Hackers Pose Threat to Retailers’ Cyber Sales Plans
When a novel hacking attack crippled parts of the Internet in October, it cut off consumers access to popular websites like Netflix and Kayak for hours at a time. For online retailers, the effect was the same as when a physical store shuts down: no customers and no sales.
While hacking is not responsible for every website shutdown—an ordinary onslaught of customer traffic caused the online operations Target (TGT) and Neimen Marcus to buckle last year — the threat is adding to retailers’ anxiety at a time when Internet sales are a critical growth area.
In the case of Amazon, which reportedly sold 398 items per second one day this summer, the security firm Upguard recently estimated that ten minutes of downtime could translate to a loss of over $2 million in sales.
Get Data Sheet, Fortune’s technology newsletter.
And while hacking threats are not new, they took on a new potency this year when malicious coders discovered how to conscript millions of Internet of things devices—security cameras and routers and so on—into a “botnet” army. This army of hijacked devices, which can deliver a huge surge of junk web traffic to knock websites offline, is fueling what a recent Akamai (AKAM) report described as a new wave of “mega” attacks.
According to Jo Webber, who founded the payment platform Oink, big retailers like Amazon typically have the resources to rebuff a direct attack on their sites. But they are still vulnerable to incidents where hackers target internet infrastructure that retailers rely upon. (The October attack, for instance, caused havoc because it took out Dyn, a domain name server that translates familiar phrases like “amazon.com” or “google.com” into the strings of numbers that are the actual address of a website.)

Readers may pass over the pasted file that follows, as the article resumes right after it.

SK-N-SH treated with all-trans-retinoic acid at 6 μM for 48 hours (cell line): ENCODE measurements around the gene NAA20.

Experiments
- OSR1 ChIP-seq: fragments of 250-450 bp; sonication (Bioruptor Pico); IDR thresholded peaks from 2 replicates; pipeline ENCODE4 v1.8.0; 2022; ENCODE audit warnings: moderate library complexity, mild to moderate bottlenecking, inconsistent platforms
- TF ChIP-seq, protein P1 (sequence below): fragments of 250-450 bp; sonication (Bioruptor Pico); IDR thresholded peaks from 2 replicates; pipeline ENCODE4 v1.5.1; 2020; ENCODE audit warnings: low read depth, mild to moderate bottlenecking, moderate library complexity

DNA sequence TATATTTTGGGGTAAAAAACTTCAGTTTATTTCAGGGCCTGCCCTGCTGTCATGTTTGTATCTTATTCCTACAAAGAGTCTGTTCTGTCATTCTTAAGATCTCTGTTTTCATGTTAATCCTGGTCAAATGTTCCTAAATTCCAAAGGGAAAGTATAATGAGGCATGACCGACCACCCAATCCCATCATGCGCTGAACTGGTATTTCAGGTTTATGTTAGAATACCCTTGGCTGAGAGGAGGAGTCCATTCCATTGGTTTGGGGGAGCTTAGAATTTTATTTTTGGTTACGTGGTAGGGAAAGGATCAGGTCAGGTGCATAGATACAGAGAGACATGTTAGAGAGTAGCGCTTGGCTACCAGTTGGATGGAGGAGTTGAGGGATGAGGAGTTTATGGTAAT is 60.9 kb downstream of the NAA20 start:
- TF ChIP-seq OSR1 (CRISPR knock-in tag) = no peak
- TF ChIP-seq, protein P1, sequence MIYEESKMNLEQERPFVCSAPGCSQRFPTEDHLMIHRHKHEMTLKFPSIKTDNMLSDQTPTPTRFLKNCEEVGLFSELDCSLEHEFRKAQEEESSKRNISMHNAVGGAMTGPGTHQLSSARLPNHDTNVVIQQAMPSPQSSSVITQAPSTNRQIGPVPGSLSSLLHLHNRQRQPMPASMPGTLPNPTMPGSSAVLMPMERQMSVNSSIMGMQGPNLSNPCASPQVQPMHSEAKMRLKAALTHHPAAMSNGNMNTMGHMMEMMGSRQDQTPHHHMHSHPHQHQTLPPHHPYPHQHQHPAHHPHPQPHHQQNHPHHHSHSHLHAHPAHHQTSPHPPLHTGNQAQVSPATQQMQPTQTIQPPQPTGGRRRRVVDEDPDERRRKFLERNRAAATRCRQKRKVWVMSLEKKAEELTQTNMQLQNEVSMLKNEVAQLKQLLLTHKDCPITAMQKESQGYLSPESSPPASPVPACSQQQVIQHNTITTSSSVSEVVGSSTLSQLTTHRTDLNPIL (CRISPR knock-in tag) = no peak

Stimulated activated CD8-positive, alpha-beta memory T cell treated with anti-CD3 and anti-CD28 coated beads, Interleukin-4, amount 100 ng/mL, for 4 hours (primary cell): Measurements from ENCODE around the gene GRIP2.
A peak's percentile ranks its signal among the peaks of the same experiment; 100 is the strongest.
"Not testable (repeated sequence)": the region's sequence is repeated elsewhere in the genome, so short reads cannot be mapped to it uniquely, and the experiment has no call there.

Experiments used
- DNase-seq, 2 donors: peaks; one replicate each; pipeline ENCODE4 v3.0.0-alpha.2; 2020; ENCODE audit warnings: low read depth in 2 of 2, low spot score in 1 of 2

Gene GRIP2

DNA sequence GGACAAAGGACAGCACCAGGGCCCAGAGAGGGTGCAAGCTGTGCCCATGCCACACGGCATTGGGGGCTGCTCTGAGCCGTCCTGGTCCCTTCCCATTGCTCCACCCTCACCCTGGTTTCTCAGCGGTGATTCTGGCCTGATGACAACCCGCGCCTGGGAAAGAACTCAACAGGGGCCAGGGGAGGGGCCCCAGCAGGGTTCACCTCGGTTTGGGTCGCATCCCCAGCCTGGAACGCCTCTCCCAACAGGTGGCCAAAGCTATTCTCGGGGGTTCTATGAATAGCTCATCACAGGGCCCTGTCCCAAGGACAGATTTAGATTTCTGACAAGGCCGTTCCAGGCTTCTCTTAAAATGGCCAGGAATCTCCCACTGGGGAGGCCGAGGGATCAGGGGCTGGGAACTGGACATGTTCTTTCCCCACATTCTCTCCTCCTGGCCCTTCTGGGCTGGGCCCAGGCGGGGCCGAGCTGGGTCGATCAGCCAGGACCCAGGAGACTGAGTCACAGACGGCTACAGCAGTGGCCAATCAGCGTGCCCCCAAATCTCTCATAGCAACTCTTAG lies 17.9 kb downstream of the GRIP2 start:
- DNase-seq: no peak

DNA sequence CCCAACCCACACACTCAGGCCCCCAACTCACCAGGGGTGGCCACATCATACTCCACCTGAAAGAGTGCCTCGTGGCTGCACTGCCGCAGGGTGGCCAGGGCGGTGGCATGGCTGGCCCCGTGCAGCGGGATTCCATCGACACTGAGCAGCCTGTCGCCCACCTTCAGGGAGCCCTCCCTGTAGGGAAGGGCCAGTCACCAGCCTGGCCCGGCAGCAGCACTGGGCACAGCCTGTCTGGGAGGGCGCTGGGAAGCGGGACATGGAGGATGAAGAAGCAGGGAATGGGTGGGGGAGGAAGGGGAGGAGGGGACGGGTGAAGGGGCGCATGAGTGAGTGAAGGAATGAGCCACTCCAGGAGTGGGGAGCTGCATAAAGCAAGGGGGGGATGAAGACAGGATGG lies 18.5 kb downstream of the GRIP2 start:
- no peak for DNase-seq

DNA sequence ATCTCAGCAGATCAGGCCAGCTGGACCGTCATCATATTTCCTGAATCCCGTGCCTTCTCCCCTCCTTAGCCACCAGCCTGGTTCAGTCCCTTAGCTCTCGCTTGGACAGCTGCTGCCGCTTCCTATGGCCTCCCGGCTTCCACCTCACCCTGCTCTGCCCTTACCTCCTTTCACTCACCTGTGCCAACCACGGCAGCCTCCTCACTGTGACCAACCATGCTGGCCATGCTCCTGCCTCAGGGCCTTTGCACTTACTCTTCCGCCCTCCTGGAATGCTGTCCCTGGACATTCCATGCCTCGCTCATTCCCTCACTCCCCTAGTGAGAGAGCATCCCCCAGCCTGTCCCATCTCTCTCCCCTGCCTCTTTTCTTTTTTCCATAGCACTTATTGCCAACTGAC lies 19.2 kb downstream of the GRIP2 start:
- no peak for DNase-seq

Webber, who now runs data security company Spirion, also warns that small and medium size retailers remain vulnerable to being knocked offline by large floods of traffic from botnets. In the worst case, she warns, hackers could turn their botnets into a tool for extortion, basically telling retailers “pay us or we’ll knock your site offline on Cyber Monday.”
The good news is that, as of Saturday morning, there have been no reports of hackers knocking retailers offline, even as the likes of Amazon (AMZN) appear on the way to post another weekend of record-breaking sales.